What are the grounds for divorce?
To divorce, you must prove that your marriage has ‘irretrievably broken down.’ The test applied for this is establishing one of the five following grounds.
1) Unreasonable behaviour
This might include your partner being:-
- violent or abusive
- financially irresponsible
- emotionally unsupportive
By its nature, this is a subjective test. What is unreasonable to you may be very specific, and individual to you and your marriage.
Obviously, this is where your partner has sex with another. Perhaps not so obviously, the sexual act must be with someone of the opposite gender.
If you remain as a couple for 6 months (after the adultery), you are deemed to have ‘accepted’ the behaviour. You can’t then give adultery as one of the 5 grounds (after the 6 month period has passed).
3) 2 years separation
This is where you:-
- have been ‘separated’ for 2 years (or more); AND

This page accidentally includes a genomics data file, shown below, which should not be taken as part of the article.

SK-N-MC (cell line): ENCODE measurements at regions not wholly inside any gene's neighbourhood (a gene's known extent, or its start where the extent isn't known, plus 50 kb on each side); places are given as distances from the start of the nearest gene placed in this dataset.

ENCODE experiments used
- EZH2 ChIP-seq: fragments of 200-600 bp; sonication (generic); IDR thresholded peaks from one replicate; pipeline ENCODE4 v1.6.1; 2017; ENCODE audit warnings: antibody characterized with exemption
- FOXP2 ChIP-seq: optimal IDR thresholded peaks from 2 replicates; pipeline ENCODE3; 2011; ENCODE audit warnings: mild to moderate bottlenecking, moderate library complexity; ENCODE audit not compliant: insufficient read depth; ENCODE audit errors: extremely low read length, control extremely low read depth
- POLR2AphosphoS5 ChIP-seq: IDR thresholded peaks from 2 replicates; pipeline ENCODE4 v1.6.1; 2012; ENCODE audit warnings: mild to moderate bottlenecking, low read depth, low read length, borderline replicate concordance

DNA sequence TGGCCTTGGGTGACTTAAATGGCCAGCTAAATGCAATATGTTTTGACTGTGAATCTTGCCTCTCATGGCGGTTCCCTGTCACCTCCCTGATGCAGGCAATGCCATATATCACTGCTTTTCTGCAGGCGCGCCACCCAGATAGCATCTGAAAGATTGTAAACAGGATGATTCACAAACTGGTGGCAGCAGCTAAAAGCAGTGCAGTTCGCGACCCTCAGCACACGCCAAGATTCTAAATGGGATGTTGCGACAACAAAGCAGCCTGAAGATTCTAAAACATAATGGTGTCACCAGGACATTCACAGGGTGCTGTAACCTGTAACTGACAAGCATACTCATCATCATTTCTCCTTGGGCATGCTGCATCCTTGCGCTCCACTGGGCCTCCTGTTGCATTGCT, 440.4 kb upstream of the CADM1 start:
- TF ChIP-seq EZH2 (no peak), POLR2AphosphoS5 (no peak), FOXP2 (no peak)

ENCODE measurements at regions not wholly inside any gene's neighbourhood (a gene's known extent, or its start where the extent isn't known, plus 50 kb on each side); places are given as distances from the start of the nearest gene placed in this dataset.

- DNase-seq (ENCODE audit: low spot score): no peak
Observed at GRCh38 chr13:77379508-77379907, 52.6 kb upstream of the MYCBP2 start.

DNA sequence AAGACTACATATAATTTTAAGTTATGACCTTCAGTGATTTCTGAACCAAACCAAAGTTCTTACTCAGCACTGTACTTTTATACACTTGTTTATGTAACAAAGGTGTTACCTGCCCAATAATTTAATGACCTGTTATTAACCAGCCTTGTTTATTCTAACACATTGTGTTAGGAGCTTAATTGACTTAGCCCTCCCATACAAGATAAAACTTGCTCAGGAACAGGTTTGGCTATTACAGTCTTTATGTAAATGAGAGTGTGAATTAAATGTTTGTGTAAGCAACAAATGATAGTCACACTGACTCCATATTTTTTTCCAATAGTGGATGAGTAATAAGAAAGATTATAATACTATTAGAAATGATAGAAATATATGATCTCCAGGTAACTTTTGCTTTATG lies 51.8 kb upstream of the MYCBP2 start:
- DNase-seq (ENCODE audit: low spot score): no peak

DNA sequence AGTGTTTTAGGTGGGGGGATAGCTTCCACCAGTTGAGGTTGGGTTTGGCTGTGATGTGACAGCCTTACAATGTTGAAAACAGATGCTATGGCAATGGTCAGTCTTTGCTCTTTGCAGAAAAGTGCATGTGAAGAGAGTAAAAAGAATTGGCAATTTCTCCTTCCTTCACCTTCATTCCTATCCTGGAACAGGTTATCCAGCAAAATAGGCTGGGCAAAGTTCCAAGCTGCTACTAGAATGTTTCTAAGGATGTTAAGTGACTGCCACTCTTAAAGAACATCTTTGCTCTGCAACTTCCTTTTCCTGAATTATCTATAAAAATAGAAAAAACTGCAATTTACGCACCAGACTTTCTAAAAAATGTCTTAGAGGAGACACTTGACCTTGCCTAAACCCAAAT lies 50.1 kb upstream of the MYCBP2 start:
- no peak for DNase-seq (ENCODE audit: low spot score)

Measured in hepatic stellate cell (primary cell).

- both agree to the divorce (this is often called ‘consent’)
Separated means the relationship has ended. Whilst you can remain under the same roof, you must not live together as a couple. The period of separation must be 2 years and unbroken (ie no reconciliation).
4) 5 years separation
This is simply 5 years separation (see above). You do NOT then need your partner’s permission (‘consent’) as with the shorter 2 year ground.
This means leaving your partner without warning, and without their agreement. This is rarely used.